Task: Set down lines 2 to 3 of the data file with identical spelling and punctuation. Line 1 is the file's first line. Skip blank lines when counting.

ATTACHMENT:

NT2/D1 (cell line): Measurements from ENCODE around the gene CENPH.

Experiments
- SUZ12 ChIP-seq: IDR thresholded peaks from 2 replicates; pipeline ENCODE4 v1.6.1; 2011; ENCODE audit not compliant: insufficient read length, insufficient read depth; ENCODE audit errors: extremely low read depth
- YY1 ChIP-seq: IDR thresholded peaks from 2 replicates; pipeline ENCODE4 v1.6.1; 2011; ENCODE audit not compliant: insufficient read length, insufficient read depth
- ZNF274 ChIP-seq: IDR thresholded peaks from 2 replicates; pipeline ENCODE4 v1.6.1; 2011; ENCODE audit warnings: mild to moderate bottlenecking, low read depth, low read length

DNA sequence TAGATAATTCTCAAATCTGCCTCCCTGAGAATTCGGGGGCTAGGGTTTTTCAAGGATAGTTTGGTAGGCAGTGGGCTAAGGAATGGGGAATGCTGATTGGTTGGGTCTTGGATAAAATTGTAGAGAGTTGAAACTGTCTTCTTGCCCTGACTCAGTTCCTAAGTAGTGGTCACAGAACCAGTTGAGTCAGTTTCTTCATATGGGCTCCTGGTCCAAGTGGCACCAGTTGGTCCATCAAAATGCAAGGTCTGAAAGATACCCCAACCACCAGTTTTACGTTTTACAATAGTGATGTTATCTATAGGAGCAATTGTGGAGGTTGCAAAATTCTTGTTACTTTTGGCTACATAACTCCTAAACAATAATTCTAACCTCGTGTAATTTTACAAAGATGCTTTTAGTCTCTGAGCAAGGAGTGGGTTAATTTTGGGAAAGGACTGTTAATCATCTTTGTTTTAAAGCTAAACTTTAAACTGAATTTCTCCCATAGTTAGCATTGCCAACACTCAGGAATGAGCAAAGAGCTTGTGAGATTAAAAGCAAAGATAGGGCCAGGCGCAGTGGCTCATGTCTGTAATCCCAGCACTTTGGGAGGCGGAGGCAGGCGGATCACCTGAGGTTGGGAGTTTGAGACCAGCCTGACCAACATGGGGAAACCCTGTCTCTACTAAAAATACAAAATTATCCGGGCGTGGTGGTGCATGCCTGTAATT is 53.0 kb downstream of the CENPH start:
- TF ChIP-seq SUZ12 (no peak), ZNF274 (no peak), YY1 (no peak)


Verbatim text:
Experiments
- SUZ12 ChIP-seq: IDR thresholded peaks from 2 replicates; pipeline ENCODE4 v1.6.1; 2011; ENCODE audit not compliant: insufficient read length, insufficient read depth; ENCODE audit errors: extremely low read depth